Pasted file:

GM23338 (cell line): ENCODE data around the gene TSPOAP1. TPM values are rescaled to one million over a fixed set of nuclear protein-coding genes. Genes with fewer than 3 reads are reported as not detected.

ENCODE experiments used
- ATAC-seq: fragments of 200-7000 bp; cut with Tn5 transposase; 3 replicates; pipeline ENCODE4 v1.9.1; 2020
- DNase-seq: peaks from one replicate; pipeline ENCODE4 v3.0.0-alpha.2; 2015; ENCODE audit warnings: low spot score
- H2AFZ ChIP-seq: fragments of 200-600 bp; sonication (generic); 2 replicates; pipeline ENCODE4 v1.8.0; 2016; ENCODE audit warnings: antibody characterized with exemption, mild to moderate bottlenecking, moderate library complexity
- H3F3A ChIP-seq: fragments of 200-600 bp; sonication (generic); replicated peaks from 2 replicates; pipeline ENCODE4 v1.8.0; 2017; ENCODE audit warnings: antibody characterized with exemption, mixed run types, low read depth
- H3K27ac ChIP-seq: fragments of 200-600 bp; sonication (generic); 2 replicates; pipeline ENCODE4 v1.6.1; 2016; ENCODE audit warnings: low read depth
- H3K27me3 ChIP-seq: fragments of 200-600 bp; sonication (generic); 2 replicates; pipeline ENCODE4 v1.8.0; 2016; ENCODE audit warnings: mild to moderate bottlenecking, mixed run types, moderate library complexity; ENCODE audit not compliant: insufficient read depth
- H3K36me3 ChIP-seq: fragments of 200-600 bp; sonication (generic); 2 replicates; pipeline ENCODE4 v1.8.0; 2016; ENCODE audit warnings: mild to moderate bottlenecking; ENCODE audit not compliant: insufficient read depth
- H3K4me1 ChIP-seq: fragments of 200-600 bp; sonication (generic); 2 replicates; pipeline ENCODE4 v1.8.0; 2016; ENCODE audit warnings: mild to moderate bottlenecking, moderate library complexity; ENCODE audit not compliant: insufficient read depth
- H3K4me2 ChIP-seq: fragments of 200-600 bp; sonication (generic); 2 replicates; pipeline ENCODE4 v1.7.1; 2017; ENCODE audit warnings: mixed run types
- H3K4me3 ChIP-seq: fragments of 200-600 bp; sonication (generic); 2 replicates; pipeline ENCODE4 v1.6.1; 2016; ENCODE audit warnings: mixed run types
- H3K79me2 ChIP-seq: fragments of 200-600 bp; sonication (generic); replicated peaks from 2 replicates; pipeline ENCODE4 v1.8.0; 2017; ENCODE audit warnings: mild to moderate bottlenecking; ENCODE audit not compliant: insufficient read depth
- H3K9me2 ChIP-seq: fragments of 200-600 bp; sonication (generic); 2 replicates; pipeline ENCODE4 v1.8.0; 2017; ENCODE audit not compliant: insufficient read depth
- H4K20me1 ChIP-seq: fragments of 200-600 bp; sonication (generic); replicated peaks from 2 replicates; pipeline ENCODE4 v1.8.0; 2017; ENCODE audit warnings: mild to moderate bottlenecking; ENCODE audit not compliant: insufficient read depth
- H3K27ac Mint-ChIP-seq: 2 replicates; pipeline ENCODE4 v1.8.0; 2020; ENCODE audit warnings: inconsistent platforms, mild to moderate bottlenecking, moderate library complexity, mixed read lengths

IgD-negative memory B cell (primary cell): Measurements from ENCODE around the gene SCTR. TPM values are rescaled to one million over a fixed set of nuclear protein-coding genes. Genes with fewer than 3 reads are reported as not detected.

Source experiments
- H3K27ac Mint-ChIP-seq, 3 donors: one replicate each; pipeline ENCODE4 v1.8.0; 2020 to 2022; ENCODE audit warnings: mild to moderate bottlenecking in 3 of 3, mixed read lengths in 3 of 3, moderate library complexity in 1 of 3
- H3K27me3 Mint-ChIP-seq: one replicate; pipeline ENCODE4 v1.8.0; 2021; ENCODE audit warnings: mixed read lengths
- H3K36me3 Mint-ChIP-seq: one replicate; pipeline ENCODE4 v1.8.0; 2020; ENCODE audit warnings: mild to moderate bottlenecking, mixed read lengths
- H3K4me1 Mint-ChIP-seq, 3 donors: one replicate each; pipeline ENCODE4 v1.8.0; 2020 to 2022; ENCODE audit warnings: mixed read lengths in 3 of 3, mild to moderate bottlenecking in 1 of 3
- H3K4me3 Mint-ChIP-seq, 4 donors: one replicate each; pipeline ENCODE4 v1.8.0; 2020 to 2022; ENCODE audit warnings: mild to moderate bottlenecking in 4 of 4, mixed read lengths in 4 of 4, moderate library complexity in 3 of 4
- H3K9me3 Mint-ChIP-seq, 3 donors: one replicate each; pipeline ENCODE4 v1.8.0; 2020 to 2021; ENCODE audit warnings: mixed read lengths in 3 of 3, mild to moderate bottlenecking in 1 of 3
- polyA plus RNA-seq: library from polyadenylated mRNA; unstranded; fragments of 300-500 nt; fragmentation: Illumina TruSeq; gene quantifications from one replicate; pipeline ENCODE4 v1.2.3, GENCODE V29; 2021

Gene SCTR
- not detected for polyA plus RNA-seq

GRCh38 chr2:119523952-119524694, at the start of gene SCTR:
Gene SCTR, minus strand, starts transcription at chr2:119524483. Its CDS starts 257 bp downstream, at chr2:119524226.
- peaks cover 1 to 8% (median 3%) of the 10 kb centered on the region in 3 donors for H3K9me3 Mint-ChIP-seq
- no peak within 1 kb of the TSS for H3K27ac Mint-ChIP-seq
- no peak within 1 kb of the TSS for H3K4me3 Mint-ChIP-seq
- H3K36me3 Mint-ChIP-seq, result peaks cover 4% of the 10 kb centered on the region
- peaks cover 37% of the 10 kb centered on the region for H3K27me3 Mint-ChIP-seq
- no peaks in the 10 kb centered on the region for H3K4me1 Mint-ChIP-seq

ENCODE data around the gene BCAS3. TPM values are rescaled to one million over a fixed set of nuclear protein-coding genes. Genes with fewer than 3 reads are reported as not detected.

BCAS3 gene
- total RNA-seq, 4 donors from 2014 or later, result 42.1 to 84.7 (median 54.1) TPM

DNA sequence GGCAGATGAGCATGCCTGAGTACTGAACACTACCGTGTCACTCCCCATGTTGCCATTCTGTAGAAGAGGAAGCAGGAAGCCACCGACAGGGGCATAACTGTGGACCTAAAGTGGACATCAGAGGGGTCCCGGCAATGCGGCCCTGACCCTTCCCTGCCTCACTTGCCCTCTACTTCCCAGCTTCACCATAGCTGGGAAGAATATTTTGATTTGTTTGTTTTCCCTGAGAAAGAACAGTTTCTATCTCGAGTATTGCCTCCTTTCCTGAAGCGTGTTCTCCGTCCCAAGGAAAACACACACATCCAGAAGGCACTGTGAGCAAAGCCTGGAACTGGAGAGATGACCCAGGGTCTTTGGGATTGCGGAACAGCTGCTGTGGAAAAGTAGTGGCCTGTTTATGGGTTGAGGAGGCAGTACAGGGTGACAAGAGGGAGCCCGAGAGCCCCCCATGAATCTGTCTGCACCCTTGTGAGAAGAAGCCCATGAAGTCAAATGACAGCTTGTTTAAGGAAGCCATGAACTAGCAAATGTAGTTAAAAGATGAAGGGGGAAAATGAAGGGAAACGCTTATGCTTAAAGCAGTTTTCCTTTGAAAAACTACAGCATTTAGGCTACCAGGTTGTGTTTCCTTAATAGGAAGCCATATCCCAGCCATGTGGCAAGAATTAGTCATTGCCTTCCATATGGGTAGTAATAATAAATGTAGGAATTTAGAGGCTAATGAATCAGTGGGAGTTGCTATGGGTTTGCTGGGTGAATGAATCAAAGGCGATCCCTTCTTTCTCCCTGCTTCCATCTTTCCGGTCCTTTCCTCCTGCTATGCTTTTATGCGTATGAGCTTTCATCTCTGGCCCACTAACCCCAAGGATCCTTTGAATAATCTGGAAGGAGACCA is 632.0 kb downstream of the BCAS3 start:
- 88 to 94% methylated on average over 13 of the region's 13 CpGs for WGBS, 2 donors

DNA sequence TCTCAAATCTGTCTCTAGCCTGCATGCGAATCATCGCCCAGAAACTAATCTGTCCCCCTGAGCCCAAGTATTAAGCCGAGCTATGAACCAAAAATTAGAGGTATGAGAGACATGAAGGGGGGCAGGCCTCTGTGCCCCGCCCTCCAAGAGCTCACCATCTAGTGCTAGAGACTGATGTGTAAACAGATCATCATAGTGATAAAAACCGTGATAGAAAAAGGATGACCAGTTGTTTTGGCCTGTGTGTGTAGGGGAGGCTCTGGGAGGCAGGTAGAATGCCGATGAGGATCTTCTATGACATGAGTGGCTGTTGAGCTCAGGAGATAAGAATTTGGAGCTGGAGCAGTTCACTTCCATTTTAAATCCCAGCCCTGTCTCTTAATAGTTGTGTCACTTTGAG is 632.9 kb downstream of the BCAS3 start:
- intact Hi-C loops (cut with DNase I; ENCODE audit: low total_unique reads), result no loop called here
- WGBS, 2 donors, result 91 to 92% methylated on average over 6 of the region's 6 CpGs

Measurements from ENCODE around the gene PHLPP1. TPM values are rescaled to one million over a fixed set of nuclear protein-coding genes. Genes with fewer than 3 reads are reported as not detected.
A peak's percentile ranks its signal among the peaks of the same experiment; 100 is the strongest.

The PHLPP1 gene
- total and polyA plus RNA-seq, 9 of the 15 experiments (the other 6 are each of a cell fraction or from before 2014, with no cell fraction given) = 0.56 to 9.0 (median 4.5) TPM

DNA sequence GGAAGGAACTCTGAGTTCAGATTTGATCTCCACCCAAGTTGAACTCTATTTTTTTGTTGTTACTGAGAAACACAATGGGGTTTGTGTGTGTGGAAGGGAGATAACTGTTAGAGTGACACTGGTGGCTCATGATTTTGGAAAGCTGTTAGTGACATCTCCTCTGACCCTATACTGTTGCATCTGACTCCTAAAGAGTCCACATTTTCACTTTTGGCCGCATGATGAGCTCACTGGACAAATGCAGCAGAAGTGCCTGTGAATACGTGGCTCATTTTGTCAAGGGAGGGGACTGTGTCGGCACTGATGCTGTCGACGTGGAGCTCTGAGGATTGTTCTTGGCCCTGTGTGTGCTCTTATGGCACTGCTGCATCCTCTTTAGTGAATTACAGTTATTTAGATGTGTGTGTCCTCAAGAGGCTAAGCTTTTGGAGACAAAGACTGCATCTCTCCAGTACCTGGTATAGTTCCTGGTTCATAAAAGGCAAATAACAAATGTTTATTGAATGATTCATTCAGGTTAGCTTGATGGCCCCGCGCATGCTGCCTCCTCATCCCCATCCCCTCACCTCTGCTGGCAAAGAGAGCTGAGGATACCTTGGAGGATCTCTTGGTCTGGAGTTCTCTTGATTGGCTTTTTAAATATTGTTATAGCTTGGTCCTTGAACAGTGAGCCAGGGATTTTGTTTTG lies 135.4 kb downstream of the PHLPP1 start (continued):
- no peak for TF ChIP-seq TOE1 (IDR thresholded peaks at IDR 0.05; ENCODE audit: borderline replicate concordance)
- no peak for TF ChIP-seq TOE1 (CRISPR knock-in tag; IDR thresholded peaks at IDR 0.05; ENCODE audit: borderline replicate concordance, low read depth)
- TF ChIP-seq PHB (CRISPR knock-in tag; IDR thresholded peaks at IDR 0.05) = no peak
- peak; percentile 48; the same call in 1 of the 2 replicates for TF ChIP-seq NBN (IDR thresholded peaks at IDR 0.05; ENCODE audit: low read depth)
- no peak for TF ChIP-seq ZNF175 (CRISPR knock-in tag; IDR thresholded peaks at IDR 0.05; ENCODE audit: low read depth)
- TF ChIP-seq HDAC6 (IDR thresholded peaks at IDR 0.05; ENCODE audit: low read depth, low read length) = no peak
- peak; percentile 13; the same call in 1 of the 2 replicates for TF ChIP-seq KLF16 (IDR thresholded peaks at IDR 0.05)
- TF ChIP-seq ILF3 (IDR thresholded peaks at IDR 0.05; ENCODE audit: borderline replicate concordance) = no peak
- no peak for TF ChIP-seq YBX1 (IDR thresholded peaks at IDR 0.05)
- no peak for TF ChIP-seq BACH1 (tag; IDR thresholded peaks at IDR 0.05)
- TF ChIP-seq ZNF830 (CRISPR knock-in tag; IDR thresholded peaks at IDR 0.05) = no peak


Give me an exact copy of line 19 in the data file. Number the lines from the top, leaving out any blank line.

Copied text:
- H3K27ac Mint-ChIP-seq, 3 donors: one replicate each; pipeline ENCODE4 v1.8.0; 2020 to 2022; ENCODE audit warnings: mild to moderate bottlenecking in 3 of 3, mixed read lengths in 3 of 3, moderate library complexity in 1 of 3